Brunei banking sector to remain stable: S&P report

National 2 minutes, 43 seconds

BANDAR SERI BEGAWAN

BRUNEI’S banking sector is expected to remain stable despite slow economic activity as the sultanate’s strong external position and fiscal assets are shielding the economy from the impact of falling oil prices, a global ratings agency said yesterday.

Standard and Poor’s (S&P) said in its latest Banking Industry Country Risk Assessment (BICRA) report the economic buffer stemmed from the accumulated wealth by the oil and gas exports over several years.

“We expect banks’ asset quality to deteriorate because of slow economic activity and reliance of borrowers on the government and the oil and gas sector via employment or business contracts,” S&P said.

The agency also classified the trend for Brunei’s banking industry risk as “stable” with local banks expected to fill space vacated by some foreign banks.

S&P gave Brunei a six out of 10 in its BICRA group score along with Turkey, Guatemala, Uruguay, Italy, Thailand, Iceland and Ireland.

S&P used its BICRA economic risk and industry risk scores to identify a bank’s anchor which is the starting point in assigning an issuer credit rating.

The anchor for banks operating only in Brunei is BB+.

“The banks are likely to maintain their substantial deposits from a wealthy government and its related entities and the retail sector,” the ratings firm said.

However, declining oil prices have also led to fiscal deficits, diminishing the country’s economic prospects in the next two years.

Brunei’s real gross domestic product (GDP) growth has been negative since 2013 due to a combination of subdued production, refurbishment of oil facilities and lower global oil prices.

“We expect low energy prices could further hurt Brunei’s growth prospects. We project growth to rebound meaningfully by 2017 only as energy prices recover mildly,” S&P said.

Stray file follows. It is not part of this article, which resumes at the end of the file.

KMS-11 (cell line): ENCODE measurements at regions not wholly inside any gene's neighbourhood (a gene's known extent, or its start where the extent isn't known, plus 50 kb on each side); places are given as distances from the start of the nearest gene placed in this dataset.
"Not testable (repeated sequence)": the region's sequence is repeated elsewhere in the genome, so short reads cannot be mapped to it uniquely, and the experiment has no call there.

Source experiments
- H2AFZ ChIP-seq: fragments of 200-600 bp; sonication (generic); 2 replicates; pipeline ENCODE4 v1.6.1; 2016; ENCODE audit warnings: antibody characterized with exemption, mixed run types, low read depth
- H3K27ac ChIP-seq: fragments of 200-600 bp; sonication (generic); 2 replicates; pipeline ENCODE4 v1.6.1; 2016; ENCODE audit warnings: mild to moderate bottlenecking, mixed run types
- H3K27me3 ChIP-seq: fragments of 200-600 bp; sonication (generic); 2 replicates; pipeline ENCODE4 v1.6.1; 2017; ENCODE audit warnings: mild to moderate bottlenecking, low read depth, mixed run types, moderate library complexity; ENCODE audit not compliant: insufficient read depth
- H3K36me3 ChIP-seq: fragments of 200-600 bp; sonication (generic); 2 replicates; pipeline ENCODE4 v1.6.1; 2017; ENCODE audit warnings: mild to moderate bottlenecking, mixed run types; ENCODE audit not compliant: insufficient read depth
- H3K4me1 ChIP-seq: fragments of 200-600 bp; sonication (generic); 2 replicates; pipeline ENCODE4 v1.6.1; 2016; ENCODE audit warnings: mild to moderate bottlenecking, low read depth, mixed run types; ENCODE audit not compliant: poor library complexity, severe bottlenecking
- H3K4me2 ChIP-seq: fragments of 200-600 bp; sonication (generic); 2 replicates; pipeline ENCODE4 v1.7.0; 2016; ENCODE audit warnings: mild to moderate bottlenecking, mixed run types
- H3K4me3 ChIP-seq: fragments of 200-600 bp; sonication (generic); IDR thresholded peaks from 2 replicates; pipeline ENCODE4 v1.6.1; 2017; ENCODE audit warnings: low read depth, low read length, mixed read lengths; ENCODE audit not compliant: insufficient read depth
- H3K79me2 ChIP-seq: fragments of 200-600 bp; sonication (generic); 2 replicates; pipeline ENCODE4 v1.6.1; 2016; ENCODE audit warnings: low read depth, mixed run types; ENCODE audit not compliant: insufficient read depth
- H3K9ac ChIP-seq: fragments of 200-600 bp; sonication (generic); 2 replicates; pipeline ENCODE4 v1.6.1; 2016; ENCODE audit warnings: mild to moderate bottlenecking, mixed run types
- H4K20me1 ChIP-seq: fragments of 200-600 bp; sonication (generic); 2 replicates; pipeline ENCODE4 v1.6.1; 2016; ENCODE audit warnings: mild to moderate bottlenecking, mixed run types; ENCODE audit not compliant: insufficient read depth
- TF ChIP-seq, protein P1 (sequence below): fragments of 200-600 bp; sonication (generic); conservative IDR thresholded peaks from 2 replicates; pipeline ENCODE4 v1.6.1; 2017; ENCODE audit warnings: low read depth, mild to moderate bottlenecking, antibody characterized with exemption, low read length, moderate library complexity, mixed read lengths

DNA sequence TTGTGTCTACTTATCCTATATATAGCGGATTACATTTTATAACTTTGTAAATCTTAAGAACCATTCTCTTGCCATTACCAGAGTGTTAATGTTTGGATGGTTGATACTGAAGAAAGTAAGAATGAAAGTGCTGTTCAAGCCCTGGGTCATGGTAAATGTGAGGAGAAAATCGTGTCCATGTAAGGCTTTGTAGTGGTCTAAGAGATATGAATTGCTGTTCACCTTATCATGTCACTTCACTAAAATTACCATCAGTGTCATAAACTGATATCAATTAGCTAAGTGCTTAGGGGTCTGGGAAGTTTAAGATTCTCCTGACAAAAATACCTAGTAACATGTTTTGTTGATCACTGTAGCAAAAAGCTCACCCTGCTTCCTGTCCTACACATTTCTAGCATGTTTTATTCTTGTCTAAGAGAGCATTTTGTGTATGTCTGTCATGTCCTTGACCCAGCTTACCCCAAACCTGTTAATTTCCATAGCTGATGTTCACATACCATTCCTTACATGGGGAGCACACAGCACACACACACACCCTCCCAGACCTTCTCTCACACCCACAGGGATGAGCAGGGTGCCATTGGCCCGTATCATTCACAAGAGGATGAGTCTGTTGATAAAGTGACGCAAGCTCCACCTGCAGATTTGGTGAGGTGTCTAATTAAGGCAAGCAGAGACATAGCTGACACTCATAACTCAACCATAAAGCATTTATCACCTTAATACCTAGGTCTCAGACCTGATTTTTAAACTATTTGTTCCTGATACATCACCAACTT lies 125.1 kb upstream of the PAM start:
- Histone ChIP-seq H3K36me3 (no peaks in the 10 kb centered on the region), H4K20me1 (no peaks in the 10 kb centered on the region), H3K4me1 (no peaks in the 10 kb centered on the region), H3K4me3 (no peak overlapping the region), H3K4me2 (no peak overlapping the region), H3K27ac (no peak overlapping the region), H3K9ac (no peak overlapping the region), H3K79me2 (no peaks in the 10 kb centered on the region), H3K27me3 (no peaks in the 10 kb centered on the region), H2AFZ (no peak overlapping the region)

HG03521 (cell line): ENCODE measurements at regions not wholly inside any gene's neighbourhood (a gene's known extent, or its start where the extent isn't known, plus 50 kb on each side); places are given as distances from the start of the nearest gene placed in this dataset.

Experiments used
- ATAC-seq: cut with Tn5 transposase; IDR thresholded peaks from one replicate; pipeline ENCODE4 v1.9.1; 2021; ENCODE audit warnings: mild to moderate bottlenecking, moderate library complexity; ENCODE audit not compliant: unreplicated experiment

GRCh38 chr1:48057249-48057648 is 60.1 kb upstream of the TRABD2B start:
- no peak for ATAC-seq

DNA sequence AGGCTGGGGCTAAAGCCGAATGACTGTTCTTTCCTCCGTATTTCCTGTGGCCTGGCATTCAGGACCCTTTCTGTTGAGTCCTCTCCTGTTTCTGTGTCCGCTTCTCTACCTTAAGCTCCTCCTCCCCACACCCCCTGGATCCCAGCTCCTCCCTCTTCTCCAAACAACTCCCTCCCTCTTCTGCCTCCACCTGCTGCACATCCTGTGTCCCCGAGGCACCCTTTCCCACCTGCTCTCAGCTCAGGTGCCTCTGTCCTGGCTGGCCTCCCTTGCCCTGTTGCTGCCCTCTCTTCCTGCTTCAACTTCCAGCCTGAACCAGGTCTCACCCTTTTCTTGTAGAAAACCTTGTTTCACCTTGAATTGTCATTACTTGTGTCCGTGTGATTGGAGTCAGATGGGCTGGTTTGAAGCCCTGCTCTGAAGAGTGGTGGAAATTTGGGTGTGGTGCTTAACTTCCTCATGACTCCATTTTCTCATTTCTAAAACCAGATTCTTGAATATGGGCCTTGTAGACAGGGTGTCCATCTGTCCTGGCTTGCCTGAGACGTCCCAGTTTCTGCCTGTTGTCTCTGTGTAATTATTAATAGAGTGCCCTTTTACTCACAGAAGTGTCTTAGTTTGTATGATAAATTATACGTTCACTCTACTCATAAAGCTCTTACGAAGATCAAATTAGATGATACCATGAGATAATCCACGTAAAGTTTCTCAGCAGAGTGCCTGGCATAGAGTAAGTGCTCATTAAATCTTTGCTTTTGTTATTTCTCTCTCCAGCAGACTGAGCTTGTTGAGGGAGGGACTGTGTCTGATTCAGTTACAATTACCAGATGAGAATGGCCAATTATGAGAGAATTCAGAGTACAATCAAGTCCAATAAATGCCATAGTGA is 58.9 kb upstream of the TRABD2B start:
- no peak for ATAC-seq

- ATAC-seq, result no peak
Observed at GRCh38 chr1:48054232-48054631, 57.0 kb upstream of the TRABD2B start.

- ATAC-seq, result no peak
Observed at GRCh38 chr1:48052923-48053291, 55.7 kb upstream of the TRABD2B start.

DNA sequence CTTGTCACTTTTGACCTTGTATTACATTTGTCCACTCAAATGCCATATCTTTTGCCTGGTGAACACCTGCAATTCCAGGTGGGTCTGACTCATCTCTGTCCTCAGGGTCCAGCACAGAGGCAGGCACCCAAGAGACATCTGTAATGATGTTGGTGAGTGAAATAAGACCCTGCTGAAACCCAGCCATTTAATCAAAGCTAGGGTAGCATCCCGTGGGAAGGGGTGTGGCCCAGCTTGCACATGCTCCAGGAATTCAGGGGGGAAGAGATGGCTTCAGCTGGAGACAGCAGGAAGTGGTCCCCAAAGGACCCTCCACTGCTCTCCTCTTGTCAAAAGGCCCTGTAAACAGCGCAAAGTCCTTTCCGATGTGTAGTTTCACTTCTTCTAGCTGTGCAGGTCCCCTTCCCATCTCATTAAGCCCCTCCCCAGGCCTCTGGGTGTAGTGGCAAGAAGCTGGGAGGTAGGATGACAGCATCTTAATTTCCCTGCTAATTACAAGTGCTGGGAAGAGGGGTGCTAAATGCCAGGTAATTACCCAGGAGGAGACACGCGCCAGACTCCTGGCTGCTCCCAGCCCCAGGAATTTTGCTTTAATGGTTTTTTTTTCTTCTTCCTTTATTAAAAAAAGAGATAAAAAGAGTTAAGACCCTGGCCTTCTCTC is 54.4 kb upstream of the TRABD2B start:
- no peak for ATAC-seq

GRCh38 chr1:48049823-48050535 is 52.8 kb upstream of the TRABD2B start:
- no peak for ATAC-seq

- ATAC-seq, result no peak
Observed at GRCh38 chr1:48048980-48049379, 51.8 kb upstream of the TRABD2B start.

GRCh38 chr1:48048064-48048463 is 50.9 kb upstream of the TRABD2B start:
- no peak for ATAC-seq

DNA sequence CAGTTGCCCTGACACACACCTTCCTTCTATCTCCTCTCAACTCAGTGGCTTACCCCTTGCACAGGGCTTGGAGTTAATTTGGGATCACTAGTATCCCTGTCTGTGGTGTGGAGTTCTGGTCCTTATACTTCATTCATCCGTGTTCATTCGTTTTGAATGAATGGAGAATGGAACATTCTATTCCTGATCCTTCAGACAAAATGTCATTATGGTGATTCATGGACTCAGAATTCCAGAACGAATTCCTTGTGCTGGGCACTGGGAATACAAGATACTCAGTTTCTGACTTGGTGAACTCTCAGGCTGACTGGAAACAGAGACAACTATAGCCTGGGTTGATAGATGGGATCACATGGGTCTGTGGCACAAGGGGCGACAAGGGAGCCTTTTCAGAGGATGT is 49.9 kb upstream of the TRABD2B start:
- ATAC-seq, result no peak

As for the banking industry, Brunei’s regulatory standards lag international standards despite steps to tighten regulation and oversight.

“Banks have sizable exposure to personal loans, construction and real estate loans, and client concentration. This heightens credit risk in the economy, in our view,” S&P said.

Credit growth is also expected to be modest owing to limited lending opportunities.

S&P said credit growth has been in the low single digits on average in the past decade with an expected growth of three to six per cent in the next few years.

The agency added that lending opportunities to the private sector are limited as the oil and gas sector dominate the economy.

As of September 2015, loans and credit cards account for 26 per cent of loans processed by the retail banking sector.

S&P said total debt service ratio or loan cap, which was implemented last year, will ensure a moderate growth for loans.

Government-driven petrochemical and infrastructure projects will support small and medium enterprises and the economy through contracts in the large projects.

“In our view, the government will support wholesale credit growth over the next coming years with the ratio of credit to GDP to increase marginally in the next two years,” said the agency.

S&P expects banks’ losses owing to property prices will remain low as real estate prices are driven by real demand rather than speculative or investment-centric demand.

The Brunei Times